FTR’s experts, looking ahead to 2024 in a State of Freight webinar on Thursday, set a scene of continued uncertainty in the wake of the pandemic.
Jonathan Starks, FTR CEO, started off by setting the scene of what looks like a return to pre-pandemic normal. Manufacturing output is flat, hovering near or just below 2018-2019 levels with very little change in the last year. There’s not a lot of downside risk there, Starks says, but not a lot of upside potential, either.
Consumer spending on goods (just above long-term averages) and services (just below) are also fairly flat, Starks says. “We’ve actually been growing in goods spending, but just about 1, 1.5% when, historically, we’ve been growing about 3.5%, reducing the demand for transportation,” he says.
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Household cash reserves are continuing to dive as pandemic-related stimulus accumulations dry up, and automotive sales are still below their pre-pandemic levels. Housing construction shows single-family home construction continuing to fall, but multi-family units growing, as it has done since the end of the Great Recession.
Economy expert Bill Witte says even recovering from unprecedented events is, well, unprecedented. And that wreaks havoc with traditional theories and models.
Third quarter gross domestic product (GDP) was double what it had been, something Witte calls a “significant” jump and bucking his and other economists’ forecasts.
“Third quarter data was way out of line, much stronger than we expected,” Witte says.
That includes not only GDP, but also employment numbers, coming in more weak that what transpired.
Witte does see the strong Q3 numbers as an aberration and expects the economy to return to a pattern of slow decline, though nothing approaching a recession.
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“There’s certainly not an indication of an economy where the bottom is falling out,” Witte says.
Inflation will continue to drop, Witte says, with goods already near a 0% inflation. Services still has work to do and continues to prop up the inflation numbers across the board.
Where the inflation rates will go is beyond Witte’s modeling, he says.
“They don’t fit the data terribly well,” Witte says, undermining his confidence in any future forecasting of inflation rates, other than continued disinflation barring unforeseen circumstances such as snarled supply chains.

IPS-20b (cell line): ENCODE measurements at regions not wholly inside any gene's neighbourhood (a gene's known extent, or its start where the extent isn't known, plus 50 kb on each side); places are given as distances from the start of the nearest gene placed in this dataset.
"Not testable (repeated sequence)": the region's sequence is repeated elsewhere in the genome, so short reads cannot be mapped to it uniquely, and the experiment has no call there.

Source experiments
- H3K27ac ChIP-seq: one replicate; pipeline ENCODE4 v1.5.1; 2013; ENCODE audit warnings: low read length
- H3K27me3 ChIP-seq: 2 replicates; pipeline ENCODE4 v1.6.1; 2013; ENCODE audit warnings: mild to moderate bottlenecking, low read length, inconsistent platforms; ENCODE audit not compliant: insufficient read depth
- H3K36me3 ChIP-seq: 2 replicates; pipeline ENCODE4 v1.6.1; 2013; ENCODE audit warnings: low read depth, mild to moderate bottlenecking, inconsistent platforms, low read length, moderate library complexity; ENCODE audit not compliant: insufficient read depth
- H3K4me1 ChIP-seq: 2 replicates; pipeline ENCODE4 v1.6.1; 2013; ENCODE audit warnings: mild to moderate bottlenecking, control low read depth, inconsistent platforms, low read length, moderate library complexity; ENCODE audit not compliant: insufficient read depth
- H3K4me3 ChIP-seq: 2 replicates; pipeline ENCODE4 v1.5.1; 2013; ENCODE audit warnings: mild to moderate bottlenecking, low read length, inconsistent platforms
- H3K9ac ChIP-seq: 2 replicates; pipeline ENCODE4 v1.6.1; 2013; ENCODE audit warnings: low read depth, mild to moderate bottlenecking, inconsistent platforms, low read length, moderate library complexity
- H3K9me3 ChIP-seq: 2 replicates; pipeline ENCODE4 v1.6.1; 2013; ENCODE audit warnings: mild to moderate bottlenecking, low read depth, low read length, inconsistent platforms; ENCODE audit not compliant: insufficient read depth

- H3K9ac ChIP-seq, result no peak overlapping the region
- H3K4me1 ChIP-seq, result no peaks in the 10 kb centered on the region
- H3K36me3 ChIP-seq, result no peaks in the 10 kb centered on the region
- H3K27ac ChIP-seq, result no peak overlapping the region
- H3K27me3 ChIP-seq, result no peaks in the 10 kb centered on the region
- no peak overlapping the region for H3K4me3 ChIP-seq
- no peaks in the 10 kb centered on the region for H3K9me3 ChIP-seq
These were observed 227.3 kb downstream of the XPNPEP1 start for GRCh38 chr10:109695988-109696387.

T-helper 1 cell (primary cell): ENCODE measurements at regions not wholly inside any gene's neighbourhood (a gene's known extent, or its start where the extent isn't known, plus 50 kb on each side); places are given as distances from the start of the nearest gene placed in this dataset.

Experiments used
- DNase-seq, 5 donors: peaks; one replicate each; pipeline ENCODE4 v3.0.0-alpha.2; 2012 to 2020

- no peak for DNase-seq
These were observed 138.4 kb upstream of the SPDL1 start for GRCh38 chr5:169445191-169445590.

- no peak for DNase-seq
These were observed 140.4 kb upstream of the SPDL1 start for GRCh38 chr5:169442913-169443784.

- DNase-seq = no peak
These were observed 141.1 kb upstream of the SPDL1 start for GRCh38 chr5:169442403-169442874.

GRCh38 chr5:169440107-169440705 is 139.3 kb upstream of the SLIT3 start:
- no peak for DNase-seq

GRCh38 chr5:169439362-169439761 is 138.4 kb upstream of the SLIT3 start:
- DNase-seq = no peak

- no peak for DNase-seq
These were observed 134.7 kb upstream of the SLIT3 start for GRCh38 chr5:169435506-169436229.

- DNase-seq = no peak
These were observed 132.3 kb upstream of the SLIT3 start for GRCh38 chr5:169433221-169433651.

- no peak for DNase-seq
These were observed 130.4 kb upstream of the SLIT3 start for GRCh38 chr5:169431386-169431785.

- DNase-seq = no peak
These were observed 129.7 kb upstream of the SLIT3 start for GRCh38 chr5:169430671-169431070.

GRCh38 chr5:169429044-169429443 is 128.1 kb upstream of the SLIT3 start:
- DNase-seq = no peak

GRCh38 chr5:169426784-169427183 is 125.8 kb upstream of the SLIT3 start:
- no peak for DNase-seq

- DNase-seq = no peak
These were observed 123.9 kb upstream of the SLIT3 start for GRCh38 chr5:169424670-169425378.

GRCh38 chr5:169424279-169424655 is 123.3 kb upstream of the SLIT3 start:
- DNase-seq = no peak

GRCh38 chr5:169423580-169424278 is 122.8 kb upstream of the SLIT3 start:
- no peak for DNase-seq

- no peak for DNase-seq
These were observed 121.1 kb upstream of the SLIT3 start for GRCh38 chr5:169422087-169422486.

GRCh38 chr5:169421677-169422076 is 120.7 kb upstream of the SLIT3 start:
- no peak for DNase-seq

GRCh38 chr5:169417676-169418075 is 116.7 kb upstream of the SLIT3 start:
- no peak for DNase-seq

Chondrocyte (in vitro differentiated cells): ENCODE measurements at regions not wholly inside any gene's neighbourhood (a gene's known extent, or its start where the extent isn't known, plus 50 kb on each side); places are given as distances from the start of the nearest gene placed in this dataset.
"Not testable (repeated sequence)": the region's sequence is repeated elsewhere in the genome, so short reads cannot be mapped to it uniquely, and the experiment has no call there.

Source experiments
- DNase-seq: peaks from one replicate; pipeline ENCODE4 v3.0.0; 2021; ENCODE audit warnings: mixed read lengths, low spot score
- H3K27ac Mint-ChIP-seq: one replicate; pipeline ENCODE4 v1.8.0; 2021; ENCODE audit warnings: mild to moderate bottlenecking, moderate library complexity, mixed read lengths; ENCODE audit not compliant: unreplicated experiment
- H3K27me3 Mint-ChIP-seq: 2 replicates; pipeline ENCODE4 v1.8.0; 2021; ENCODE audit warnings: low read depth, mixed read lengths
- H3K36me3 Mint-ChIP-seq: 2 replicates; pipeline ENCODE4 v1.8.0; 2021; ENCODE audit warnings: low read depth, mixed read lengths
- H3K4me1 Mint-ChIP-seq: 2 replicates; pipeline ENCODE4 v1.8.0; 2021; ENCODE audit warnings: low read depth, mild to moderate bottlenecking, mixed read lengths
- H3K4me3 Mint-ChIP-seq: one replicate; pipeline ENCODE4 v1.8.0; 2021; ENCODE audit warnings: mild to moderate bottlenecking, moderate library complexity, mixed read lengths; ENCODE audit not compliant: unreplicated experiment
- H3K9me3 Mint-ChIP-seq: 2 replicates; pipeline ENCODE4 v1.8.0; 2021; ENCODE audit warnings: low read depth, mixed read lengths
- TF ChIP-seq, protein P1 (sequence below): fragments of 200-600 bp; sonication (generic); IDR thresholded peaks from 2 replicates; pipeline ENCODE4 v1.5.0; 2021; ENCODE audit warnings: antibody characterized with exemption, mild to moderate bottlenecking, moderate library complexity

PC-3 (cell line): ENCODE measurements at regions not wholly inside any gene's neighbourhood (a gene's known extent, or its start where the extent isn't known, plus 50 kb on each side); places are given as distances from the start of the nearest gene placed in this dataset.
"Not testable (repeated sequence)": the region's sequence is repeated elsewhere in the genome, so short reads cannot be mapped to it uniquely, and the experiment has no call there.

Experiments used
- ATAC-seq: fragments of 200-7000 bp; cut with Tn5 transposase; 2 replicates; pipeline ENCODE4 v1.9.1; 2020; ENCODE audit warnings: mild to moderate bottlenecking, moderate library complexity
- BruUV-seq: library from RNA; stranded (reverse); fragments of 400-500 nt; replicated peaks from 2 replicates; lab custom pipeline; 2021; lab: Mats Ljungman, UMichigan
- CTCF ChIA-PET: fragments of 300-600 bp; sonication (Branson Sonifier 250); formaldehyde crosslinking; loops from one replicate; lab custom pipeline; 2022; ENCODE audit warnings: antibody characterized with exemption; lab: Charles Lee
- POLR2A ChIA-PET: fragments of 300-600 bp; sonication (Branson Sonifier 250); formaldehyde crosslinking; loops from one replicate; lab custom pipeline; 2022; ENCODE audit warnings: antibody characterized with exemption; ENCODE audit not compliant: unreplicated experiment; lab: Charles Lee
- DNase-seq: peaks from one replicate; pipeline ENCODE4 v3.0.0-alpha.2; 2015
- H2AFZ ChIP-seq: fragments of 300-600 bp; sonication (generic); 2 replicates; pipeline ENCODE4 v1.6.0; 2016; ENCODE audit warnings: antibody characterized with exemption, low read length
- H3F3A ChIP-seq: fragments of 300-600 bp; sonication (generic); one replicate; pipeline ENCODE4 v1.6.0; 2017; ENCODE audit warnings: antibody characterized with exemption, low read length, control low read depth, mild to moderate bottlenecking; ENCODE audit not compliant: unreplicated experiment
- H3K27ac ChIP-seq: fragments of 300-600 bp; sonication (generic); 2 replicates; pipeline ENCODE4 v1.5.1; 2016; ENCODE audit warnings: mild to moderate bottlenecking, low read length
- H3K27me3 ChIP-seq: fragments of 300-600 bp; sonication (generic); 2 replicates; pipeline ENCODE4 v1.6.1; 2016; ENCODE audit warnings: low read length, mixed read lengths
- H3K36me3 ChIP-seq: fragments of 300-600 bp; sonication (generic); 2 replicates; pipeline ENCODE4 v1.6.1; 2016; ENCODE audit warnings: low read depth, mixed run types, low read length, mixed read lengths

Uncertainty is also foiling modeling in the labor market. Witte says there was cheering a few weeks ago when the federal government announced the increase in the labor force slowed down in October, with demand for workers continuing to outstrip supply.
However, Witte says the problem isn’t with demand, it’s with supply.
“You can’t hire workers that aren’t there,” Witte says.
And the data for the supply side of the labor market isn’t very promising.
First of all, Witte says, it’s difficult to get a good picture of the labor supply. The surveys that generate the government’s numbers have their own problems, and Witte doesn’t have confidence that the available numbers are representative of the real picture.
Still and all, what the numbers show is sobering.
“The forecast assumes that the increases (in the labor force) have run their course,” Witte says. “Underlying demographics are going to assert themselves.”
The underlying demographics mean that the labor pool is declining as the Baby Boomers continue to retire and leave the labor supply. The last part of the Baby Boom will be 66 in 2030, Witte says, and until then, the demographics is going to continue to be negative.
Household savings continues to drop, Witte says, as pandemic-era payments dry up. How student loan repayments and reduced child care subsidies could dip into consumer saving and spending, but the effects of both remain to be seen.
Higher interest rates aren’t affecting spending and savings so much yet, Witte says, unless you have assets that are now earning more money than they did during years of rock-bottom rates. Where interest rates are really coming into play, he says, is in business investment.